There’s something special right now in the physical books of my childhood. I have once again picked up my old copy of Anne of Green Gables. I found it originally in my own mum’s bookshelf as a kid and adopted it as my own, so I don’t know how long we’ve had it. My copy is tattered beyond being even vaguely readable to anyone else. Its spine is cracked, it’s heavily stained from age and years of eating vegemite toast and drinking milo while reading, whole passages are obscured but I have read it so often it’s easy to fill in the missing bits. Some of the pages are torn from an unfortunate habit I had as a child of absent mindedly tearing off the corners of books and eating them while I read. No I don’t know why either. There is so much love in this one book, of the story, of reading, of my warmest, safest memories as a deeply introverted child. I could not love it any more than I do. If I were a book and not a human being, this one reflects the most of me. I am keeping it by my bed.

I am appreciating the sense of my husband in our home and the feeling of peace that gives me. Even when we are not in the same room, his presence changes the air somehow to something warmer than when he’s not here. I would say, if I wasn’t thinking about it, that I just like it better when he’s here. I would say when he’s not here I can feel his absence as something missing and not right, and I don’t sleep well and I don’t relax in the same way. Even though I need to be on my own quite a lot. Even though I often crave silence. I think I’ll go and give him a kiss on the top of his head right now. (I did, and he was a bit puzzled if I’m honest. I probably did it intensely.)

I would not diminish what’s happening right now in the world. I’m afraid. My chest feels tighter most days, and I’m joking but not really with friends about what to do if we’re dying and there are not enough ventilators. I’m worried about those who are doing it very tough right now and those who find themselves unwillingly on the frontline. Those who have lost their safety net and those who never had one. I’m trying not to succumb to an urge to check if toilet paper’s back in the supermarket even though I have enough.

I’m also holding on to the deep belief that kindness gives you strength and the more tightly you cling on through fear the less secure you become. I think when we come out the other end of this, whatever that looks like, we will want to feel we were kind when we could be and that we looked for opportunities to show one another compassion. We will want to feel that we did our best.

That’s week one.

(pic: Chris Downey)

How to poach a perfect egg


Skip to the bottom if you want to get right to what is seriously the easiest and fastest way to poach an egg. 

There’s a ritual my husband and I keep to without fail, as we drive into work on a Monday. It generally follows a weekend of excess, too much wine, too much cheese, too much sitting around, resting our over laden plates on our pillowy rolls of belly fat.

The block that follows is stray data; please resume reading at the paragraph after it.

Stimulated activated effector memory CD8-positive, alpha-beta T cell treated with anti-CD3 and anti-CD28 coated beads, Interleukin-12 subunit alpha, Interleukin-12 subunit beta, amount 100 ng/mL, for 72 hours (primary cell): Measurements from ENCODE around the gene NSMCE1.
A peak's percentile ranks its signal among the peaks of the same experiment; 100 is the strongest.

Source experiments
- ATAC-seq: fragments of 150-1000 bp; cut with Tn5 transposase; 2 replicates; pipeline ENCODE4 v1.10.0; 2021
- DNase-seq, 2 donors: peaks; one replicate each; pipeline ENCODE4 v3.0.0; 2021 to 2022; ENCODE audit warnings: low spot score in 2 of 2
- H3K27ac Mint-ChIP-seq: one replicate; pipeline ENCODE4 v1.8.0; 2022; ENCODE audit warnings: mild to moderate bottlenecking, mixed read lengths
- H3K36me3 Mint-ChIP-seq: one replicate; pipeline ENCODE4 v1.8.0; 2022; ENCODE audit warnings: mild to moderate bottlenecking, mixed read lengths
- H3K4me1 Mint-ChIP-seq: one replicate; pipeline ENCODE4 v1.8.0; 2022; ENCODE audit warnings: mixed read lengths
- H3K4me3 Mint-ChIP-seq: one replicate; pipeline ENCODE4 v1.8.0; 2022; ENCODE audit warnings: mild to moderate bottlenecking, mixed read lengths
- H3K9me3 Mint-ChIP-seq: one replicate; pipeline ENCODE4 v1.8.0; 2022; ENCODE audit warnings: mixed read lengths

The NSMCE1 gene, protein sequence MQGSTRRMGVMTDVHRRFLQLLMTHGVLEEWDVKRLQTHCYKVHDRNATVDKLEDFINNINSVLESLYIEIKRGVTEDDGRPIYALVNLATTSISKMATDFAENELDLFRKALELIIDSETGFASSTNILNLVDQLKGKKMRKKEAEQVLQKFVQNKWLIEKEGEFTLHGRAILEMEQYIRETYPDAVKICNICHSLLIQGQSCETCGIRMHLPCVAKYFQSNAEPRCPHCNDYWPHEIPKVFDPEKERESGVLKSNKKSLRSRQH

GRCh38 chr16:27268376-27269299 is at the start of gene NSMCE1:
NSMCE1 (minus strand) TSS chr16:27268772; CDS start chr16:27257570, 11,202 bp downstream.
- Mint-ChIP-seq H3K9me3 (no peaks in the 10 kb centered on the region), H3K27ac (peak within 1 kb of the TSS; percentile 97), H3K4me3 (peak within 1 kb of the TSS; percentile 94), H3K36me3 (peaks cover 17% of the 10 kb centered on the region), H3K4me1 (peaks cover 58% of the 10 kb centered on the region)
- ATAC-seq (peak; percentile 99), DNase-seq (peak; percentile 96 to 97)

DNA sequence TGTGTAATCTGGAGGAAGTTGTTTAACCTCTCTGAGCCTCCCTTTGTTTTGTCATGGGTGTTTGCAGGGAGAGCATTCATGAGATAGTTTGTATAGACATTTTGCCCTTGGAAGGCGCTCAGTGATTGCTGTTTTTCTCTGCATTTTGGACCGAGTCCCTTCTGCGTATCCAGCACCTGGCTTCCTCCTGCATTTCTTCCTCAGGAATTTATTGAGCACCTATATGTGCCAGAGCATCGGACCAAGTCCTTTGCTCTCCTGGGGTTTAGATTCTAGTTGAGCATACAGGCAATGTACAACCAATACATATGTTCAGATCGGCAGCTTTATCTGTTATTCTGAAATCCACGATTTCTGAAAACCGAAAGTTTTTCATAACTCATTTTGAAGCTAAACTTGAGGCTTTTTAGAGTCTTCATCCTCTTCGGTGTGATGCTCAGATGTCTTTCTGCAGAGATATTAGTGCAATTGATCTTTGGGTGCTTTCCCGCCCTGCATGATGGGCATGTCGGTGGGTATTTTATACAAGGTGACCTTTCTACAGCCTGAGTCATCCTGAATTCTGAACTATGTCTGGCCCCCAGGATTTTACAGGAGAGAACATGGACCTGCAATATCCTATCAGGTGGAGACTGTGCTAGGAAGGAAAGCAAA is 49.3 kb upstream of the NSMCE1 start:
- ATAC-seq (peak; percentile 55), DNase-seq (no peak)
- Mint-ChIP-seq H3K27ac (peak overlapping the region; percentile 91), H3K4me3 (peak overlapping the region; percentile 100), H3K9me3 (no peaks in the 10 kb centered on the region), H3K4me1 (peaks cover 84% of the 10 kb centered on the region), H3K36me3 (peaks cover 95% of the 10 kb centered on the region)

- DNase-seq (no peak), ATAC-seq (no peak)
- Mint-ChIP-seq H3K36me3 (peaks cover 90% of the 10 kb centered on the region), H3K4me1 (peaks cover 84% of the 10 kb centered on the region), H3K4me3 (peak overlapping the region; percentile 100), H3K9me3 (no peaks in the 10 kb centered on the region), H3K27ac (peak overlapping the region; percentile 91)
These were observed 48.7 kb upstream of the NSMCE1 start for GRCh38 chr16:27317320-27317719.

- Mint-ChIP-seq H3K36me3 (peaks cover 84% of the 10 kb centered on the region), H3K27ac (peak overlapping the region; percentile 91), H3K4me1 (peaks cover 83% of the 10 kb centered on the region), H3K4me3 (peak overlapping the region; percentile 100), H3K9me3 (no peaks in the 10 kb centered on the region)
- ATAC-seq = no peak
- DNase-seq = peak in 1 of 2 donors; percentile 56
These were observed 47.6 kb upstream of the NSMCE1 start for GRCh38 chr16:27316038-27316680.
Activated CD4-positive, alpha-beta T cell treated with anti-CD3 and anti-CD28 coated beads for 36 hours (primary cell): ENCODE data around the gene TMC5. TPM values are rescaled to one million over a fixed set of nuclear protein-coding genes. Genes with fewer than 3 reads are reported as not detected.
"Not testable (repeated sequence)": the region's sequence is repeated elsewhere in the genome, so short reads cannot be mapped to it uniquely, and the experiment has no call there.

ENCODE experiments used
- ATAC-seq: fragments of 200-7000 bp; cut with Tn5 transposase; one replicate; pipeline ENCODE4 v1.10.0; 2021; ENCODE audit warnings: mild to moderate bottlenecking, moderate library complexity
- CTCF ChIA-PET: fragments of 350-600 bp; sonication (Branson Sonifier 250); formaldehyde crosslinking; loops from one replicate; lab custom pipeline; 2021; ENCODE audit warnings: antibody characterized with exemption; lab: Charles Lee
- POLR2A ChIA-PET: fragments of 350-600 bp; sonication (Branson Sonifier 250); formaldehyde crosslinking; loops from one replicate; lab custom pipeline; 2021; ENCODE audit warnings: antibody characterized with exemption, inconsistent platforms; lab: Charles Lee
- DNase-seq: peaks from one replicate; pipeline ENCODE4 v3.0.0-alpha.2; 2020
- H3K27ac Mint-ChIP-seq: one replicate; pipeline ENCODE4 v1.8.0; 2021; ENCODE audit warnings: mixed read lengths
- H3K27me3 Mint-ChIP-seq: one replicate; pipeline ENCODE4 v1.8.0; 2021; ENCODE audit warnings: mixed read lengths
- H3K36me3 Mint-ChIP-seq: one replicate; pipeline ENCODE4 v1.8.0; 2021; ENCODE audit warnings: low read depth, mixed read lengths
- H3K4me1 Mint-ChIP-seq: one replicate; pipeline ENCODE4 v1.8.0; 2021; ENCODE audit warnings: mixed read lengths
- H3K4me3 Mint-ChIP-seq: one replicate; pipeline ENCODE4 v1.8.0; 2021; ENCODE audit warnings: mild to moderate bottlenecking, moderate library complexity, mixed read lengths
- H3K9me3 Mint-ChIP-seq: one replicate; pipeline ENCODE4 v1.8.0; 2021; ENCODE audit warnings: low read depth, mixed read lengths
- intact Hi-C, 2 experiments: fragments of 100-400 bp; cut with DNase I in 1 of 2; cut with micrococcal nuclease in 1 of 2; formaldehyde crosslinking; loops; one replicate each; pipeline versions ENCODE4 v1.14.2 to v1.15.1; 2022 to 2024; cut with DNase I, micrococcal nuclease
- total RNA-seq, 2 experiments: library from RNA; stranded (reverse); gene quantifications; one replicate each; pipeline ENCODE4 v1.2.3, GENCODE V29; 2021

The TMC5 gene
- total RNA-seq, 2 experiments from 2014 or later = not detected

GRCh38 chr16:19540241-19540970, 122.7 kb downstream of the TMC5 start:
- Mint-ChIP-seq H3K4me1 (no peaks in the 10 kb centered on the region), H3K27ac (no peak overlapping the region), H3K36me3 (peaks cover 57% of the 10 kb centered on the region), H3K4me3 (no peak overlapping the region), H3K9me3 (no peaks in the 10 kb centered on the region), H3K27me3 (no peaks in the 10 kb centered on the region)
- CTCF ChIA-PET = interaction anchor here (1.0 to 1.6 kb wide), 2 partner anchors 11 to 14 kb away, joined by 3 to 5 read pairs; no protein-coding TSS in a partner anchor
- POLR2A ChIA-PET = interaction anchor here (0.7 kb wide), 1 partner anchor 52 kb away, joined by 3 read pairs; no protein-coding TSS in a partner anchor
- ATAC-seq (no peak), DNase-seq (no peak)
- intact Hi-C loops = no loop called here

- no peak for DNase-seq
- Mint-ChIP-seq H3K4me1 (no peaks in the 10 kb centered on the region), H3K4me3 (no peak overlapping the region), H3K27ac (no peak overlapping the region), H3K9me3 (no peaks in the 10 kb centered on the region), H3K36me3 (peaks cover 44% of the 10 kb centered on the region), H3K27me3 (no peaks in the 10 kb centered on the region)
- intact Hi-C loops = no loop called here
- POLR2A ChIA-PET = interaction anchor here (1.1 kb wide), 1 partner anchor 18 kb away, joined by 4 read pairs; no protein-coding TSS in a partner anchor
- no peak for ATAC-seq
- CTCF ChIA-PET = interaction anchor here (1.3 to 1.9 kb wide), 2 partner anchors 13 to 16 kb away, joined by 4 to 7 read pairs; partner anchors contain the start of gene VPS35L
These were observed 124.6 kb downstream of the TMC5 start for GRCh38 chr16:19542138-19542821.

Mondays, as we fly up the freeway, bound for the city, a new week and a new attitude, we plan our healthy life from now on. We plan our financial health in a series of money saving goals, we plan the exercise routine that this time we’ll stick with and we plan above all our new diet which will be both nutritious, fabulous and also involve throwing out less food, so good for our bank balance and the environment. Win!

We don’t plan to plan, it’s just a natural progression of guilt and good intentions.

Obviously, nothing much gets followed through or it wouldn’t be an ongoing ritual. We’d have something else to talk about. This keeps us bonded. The couple that fails together, stays together.

There is one small, exciting area of self improvement though where I have managed to make a dent in my complete inability to either motivate myself or follow through on a well-meaning lifestyle change.

And that is the work lunch. I don’t get a lunch hour, so I have no time to faff about and I hate spending money on it. Last week during one of my regular memory lapses, where the lunch I had carefully compiled from left overs from the night before was left sitting on the bench, I found myself yet again paying eighteen dollars for a salad and a shred of schnitzel at the cafe down the road from work.

I resent it.

I’ve added up what I think it costs me, allowing for holidays it’s about two and a half thousand dollars a year. Money I could spend on a gym membership I’ll never use.

So I have several tactics for avoiding buying lunch. One is aforementioned leftovers from home. Much cheaper, even given the cost of the multitude of expensive eco-friendly containers I buy to pack my lunch in then lose. But that involves cooking to have leftovers to begin with and sometimes I can’t be arsed. Spending too much money eating out is one of those issues that comes up most Mondays.